The AA is closing down its 142 high-street shops with the loss of 850 jobs. It is also selling Home Assistance, its emergency plumbing and DIY operation, to Aon Risk Services, the US group.
Meanwhile, the AA has also ended its insurance underwriting joint venture with Eagle Star.
The moves are the result of a major strategic review announced last year by John Maxwell, the AA's director general, which is designed to make the organisation more efficient.
This follows increased competition in the AA's core breakdown market. Two of its main competitors, the RAC and Green Flag, are due to be merged by their new owner, the US marketing group Cendant.
Direct Line, the insurance group, recently launched its own roadside service.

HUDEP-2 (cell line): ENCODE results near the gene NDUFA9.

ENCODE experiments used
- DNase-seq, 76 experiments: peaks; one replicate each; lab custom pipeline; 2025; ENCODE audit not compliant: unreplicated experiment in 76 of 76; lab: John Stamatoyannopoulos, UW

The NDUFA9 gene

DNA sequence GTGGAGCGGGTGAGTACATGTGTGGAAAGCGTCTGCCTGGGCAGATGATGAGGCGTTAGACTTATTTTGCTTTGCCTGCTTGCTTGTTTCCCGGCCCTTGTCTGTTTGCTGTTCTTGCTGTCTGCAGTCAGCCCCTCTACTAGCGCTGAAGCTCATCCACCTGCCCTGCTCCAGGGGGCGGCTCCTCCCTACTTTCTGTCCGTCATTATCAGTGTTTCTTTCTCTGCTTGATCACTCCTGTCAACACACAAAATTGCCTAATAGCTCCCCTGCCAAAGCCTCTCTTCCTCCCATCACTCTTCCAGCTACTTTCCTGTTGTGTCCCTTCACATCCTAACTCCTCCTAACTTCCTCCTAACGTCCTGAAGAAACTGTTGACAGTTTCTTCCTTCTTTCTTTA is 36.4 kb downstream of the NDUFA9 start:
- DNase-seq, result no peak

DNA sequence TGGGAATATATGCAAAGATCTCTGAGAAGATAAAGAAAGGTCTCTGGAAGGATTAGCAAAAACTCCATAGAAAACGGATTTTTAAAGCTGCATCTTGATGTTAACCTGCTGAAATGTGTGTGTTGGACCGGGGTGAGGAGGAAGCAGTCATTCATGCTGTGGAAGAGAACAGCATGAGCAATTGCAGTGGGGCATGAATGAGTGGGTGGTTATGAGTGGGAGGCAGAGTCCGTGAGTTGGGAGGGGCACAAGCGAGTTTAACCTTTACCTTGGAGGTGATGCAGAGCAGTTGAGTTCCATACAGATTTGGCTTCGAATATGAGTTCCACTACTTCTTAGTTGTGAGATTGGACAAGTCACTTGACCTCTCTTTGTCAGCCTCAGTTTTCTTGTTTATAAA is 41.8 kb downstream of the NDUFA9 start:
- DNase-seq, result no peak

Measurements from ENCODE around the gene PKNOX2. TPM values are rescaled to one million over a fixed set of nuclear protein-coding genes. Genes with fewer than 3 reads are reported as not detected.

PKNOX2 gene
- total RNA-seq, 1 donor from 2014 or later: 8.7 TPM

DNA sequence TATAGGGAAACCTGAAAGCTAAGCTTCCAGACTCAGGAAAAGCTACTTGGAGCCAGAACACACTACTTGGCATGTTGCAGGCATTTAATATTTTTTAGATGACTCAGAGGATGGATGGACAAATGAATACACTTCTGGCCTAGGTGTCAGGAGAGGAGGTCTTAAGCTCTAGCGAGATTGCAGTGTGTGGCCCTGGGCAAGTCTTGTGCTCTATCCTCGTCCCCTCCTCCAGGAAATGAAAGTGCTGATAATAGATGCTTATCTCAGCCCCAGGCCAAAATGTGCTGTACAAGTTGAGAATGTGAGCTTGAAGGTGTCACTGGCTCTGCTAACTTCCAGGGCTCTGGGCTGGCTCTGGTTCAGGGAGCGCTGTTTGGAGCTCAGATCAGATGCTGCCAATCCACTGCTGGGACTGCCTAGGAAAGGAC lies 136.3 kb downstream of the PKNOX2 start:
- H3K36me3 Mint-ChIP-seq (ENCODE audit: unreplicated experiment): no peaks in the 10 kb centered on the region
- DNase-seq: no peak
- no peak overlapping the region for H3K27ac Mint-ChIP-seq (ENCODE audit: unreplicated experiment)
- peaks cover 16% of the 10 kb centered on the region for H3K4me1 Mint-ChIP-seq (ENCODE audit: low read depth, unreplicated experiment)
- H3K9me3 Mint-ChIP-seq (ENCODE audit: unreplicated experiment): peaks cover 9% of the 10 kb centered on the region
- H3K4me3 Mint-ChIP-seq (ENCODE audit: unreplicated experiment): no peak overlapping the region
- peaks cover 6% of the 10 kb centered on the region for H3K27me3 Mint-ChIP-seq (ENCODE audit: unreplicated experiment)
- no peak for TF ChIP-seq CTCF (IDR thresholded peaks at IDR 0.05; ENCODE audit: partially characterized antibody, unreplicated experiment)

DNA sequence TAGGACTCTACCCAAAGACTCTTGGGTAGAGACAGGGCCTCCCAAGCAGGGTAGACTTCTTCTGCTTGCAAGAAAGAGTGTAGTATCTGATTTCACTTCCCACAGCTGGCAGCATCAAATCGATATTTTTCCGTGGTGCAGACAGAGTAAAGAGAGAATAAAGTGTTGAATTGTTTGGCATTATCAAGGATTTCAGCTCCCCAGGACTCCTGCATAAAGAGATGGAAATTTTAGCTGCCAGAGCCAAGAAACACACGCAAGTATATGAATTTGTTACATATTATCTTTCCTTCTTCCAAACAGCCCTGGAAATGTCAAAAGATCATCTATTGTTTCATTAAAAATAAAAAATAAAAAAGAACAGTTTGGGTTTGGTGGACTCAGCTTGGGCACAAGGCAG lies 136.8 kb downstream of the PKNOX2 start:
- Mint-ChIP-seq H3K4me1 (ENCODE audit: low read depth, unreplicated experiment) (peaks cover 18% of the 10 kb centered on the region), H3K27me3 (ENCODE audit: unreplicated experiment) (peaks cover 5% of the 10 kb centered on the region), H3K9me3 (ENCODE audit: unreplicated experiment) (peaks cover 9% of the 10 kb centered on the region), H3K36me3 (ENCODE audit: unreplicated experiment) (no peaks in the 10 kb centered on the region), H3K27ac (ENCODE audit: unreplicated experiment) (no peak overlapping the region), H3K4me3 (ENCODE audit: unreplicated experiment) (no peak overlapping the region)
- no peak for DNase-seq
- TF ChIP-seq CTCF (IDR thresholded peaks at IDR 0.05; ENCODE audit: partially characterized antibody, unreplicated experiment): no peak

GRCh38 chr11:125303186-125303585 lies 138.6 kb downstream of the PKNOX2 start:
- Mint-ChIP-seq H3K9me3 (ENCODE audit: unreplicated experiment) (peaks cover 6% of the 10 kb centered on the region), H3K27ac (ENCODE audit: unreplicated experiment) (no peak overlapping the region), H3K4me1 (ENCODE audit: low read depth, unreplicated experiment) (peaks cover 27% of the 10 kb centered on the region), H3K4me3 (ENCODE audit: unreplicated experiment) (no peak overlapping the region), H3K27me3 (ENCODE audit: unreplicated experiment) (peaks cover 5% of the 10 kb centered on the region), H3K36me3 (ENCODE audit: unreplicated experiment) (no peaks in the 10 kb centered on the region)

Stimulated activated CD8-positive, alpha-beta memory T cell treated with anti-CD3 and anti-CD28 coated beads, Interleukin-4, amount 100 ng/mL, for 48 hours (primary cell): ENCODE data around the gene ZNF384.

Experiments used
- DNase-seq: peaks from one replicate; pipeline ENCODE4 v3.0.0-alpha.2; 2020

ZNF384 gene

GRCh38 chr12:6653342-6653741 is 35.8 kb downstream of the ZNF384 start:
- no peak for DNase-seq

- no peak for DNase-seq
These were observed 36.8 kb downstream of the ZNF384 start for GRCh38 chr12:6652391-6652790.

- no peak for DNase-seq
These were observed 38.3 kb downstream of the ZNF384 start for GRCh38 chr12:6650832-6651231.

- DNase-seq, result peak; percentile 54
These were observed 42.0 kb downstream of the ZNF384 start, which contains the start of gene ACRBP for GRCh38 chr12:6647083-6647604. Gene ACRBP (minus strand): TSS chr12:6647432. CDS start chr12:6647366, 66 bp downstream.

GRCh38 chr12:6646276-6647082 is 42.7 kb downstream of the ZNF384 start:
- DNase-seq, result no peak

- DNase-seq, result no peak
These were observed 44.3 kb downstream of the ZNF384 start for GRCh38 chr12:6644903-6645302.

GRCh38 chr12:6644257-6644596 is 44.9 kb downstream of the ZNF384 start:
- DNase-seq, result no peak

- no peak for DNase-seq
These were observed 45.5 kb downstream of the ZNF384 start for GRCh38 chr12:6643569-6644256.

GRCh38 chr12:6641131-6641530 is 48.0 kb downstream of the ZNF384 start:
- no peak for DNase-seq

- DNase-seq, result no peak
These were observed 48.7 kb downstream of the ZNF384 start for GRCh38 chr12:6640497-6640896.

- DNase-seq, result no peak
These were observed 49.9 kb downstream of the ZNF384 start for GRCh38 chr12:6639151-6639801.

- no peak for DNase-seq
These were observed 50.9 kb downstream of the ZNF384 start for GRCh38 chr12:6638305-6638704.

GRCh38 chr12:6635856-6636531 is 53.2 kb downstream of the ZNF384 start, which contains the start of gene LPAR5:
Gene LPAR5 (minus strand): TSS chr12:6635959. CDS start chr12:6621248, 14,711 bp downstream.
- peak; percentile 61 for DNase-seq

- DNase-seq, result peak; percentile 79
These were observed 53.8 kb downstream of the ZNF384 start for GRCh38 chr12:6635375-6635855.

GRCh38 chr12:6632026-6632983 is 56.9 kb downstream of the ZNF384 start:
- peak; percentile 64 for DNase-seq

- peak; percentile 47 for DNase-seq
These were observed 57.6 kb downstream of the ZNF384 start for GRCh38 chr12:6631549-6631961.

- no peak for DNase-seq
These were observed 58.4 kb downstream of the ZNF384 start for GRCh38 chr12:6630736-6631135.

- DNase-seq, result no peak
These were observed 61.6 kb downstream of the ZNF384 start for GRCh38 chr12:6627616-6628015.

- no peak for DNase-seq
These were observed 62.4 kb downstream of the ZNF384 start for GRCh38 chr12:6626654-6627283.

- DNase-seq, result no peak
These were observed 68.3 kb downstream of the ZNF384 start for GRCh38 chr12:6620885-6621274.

The AA said its shops, which mainly sold insurance, were obsolete now that customers preferred to buy their insurance over the phone.
The group sells 80 per cent of its insurance policies through its call centres.
The shops lost pounds 1.8m last year while the entire AA earned a surplus of pounds 40.4m. They will be closed down over the next 12 months and the leases transferred to other retailers.
Mr Maxwell said: "We are totally committed to improving service in our core roadside business. This must involve improving our cost efficiency and adapting our business to meet the changing demands of our members."
The strategic review is still set to decide on the fate of the AA's other operations, which include selling motor insurance and maps and inspecting hotels and garages.
However, an AA spokesman stressed that it was committed to remaining as a mutual organisation and would not follow the RAC's in putting itself up for a takeover.
The group is spending an extra pounds 20m this year on improving its roadside assistance business, mainly by expanding the number of patrols.